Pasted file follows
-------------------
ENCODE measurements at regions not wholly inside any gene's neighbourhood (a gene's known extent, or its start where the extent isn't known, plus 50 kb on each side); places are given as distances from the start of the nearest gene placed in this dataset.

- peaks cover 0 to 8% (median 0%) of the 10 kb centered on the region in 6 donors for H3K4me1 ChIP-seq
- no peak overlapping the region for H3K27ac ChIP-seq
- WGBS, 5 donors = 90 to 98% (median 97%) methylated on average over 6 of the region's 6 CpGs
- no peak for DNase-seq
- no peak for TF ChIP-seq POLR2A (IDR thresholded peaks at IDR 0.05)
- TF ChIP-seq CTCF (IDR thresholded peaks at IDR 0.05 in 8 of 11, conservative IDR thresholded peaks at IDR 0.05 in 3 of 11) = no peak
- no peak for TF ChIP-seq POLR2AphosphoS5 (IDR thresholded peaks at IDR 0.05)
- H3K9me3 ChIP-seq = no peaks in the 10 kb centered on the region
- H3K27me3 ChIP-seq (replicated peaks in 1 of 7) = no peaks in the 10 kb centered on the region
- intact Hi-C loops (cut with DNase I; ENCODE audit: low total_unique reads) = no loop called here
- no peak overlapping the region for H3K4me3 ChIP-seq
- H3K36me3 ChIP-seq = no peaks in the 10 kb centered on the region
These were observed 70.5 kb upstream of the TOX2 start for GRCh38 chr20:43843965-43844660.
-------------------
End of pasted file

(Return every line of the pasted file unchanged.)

ENCODE measurements at regions not wholly inside any gene's neighbourhood (a gene's known extent, or its start where the extent isn't known, plus 50 kb on each side); places are given as distances from the start of the nearest gene placed in this dataset.

- peaks cover 0 to 8% (median 0%) of the 10 kb centered on the region in 6 donors for H3K4me1 ChIP-seq
- no peak overlapping the region for H3K27ac ChIP-seq
- WGBS, 5 donors = 90 to 98% (median 97%) methylated on average over 6 of the region's 6 CpGs
- no peak for DNase-seq
- no peak for TF ChIP-seq POLR2A (IDR thresholded peaks at IDR 0.05)
- TF ChIP-seq CTCF (IDR thresholded peaks at IDR 0.05 in 8 of 11, conservative IDR thresholded peaks at IDR 0.05 in 3 of 11) = no peak
- no peak for TF ChIP-seq POLR2AphosphoS5 (IDR thresholded peaks at IDR 0.05)
- H3K9me3 ChIP-seq = no peaks in the 10 kb centered on the region
- H3K27me3 ChIP-seq (replicated peaks in 1 of 7) = no peaks in the 10 kb centered on the region
- intact Hi-C loops (cut with DNase I; ENCODE audit: low total_unique reads) = no loop called here
- no peak overlapping the region for H3K4me3 ChIP-seq
- H3K36me3 ChIP-seq = no peaks in the 10 kb centered on the region
These were observed 70.5 kb upstream of the TOX2 start for GRCh38 chr20:43843965-43844660.